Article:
Inflammatory bowel disease (IBD) is a condition that causes chronic inflammation and ulceration in the digestive tract. There are two forms of IBD, including Crohn’s disease (CD) and ulcerative colitis (UC). These conditions are painful, debilitating, and incurable diseases that attack the digestive system. Crohn’s disease can present with inflammation anywhere along the digestive tract from mouth to bottom while ulcerative colitis causes inflammation in the large intestine (colon) and/or rectum. When CD and UC cannot be teased out, the diagnosis is considered to be indeterminate colitis. Symptoms of IBD may include abdominal pain, bloody diarrhea, rectal pain and bleeding, fever, and weight loss.

As of 2020, IBD affects more than three million Americans and approximately 10 million worldwide.  IBD can present at any age but often afflicts young patients aged 15 to 35, with the incidence growing in children of various races and ethnicities. 

Image of the digestive system to represent inflammatory bowel disease

The effects of IBD

IBD is not just a bathroom disease. In fact, there are many extraintestinal manifestations that come alongside the condition, including but not limited to, skin issues, joint-related disease and pain, eye inflammation, kidney stones, and liver issues among many others. IBD can also come with other diagnoses; some common ones include rheumatoid arthritis, ankylosing spondylitis, liver, kidney, and gallbladder issues in addition to asthma, migraines, and depression, and anxiety.

When left untreated or not sufficiently treated, complications may occur. In UC, toxic megacolon can lead to immediate hospitalization and removal of the colon (colectomy surgery). In CD, with uncontrolled inflammation, the intestine can narrow resulting in strictures and the intestine can also burrow holes and tracts into other organs and the skin, known as a fistula (if one) or fistulae (if multiple). In both CD and UC, if there is untreated/undertreated inflammation in the colon and rectum for 8-10+ years, patients are at risk of developing colorectal cancer (CRC). There is also a risk of small bowel cancer in patients with CD.

How do we treat IBD?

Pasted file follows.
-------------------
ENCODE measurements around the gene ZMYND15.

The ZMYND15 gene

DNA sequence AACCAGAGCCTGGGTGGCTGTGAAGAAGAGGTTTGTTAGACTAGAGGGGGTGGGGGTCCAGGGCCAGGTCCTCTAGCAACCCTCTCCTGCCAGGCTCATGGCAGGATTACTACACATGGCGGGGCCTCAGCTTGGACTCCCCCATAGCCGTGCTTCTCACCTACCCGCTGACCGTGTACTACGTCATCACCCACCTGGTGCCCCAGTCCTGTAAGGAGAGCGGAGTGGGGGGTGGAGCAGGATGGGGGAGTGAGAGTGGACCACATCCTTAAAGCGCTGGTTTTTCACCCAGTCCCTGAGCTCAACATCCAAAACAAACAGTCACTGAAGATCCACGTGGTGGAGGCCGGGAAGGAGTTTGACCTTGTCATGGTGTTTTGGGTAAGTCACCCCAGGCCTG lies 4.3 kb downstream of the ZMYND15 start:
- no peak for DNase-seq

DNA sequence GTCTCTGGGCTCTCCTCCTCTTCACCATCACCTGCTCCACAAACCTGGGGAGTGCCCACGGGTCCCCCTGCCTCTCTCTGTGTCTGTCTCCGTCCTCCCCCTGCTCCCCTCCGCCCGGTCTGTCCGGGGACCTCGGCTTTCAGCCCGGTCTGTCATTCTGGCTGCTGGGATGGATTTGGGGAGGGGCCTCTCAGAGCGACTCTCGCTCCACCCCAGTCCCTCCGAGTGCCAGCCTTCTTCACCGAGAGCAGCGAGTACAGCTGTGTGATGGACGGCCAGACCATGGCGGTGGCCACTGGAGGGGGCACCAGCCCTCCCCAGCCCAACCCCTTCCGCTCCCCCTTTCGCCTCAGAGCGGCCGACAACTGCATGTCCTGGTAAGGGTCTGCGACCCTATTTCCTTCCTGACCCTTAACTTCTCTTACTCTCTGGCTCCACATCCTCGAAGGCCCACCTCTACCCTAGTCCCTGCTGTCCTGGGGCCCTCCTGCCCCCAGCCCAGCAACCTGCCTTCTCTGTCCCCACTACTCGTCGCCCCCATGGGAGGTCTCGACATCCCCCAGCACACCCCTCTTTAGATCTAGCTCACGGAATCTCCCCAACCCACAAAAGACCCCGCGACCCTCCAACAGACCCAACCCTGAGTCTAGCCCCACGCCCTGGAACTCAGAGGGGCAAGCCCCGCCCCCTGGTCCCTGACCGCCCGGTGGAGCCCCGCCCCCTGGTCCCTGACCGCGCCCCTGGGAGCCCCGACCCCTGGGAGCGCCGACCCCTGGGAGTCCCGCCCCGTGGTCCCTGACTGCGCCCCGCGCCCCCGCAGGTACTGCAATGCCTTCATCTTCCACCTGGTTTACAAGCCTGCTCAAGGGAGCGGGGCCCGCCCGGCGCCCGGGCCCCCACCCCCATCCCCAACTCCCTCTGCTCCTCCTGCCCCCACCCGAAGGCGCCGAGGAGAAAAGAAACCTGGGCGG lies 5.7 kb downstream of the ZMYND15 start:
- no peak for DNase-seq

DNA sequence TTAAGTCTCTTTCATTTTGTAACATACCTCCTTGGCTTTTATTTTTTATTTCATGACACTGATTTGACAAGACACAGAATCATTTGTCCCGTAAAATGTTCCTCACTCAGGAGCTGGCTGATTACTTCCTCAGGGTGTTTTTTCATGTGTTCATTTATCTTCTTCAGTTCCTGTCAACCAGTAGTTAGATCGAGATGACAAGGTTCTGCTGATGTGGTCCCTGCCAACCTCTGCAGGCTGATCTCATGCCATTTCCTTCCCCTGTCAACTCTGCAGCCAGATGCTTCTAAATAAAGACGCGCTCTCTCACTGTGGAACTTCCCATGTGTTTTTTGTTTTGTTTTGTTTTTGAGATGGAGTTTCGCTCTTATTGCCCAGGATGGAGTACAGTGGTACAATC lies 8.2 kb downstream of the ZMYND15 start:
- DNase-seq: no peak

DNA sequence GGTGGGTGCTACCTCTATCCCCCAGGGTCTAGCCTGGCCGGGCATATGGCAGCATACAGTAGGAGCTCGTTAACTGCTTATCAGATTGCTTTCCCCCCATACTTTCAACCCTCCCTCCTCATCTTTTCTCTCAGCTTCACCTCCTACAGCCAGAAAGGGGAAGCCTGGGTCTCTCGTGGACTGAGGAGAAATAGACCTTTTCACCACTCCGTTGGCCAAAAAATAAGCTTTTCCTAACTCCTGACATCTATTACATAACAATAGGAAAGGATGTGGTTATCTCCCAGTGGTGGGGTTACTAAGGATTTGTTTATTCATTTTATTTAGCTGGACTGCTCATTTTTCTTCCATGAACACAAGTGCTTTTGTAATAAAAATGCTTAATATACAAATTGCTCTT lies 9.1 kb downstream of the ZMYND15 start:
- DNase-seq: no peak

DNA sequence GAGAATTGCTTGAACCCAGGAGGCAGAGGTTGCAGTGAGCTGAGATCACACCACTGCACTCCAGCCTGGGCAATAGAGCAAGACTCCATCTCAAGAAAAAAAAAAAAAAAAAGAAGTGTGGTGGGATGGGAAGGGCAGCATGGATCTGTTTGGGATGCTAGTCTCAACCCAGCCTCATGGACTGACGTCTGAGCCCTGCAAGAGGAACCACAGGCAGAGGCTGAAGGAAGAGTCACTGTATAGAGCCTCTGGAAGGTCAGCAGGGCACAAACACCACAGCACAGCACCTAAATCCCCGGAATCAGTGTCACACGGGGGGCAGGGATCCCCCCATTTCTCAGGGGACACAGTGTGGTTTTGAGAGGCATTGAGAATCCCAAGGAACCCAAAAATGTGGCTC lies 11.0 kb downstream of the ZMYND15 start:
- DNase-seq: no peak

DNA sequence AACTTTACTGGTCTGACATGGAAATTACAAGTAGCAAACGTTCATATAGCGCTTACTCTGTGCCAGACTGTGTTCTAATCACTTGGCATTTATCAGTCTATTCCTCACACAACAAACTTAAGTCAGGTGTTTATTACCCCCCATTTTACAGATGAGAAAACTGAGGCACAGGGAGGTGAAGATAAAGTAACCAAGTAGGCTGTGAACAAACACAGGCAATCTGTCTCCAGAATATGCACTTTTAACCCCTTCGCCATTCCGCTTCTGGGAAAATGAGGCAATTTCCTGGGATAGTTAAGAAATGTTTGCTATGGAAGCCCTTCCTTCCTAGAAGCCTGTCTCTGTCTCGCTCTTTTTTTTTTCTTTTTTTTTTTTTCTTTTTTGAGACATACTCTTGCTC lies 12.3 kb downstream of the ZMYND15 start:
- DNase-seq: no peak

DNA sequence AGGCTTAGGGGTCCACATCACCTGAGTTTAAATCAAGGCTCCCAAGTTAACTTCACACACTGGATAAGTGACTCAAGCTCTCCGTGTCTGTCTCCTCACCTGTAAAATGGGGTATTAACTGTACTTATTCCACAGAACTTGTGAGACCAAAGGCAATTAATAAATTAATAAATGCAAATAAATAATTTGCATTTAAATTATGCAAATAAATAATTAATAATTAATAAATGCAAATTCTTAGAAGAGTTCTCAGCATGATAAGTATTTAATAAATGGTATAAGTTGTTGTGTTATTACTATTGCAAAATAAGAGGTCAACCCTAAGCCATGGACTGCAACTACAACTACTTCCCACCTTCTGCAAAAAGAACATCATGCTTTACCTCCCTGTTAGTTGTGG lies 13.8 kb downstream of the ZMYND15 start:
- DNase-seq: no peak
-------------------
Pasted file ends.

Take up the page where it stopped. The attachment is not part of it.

There are some differences in medications used to treat UC versus CD but overall the concept of treatment is similar. In UC, 5-ASA medications may be a first-line option whereas for CD, it is often recommended to move to immunosuppressive agents and/or biological therapies in early stages to prevent complications and surgery. There is also a role for dietary therapies and mental health counseling for patients living with IBD and their families/caregivers. Some major IBD centers will offer a dietitian and mental health practitioner to help improve outcomes for patients with well-rounded and personalized care for their IBD.

If medications do not work and/or if complications develop, patients are often referred to surgery. There are different options for surgery for those living with UC versus CD. Refractory UC can lead to a 2- or 3- step surgery, which removes the colon along with most of the rectum and fashions a j-shaped pouch of the small intestine to create an internal reservoir to hold stool. Refractory CD may involve colectomy surgery, resection of the bowel, fistula drainage/repair, and/or strictureplasty depending on the severity, location, and penetration of the disease. With CD, internal pouches are not common because CD can recur in the pouch; hence, external pouches called ostomies are used as a mainstay in CD surgery.

While UC and CD are progressive conditions that may worsen without treatment, in many cases, IBD can be effectively treated with the current arsenal of medications and surgeries available. Timely care is of utmost importance in preventing poor outcomes.

Getting Support for Living with IBD

IBDLyfe has emerged in order to provide support to patients and/or caregivers. To help them navigate their conditions in a way that reduces stress and anxiety to help improve outcomes. Join us today!

**It is always important to speak to your physician about medical advice and to your dietitian regarding dietary therapies available. If you are having thoughts of harming yourself and/or experiencing suicidal ideation, please discuss with a mental health counselor immediately.**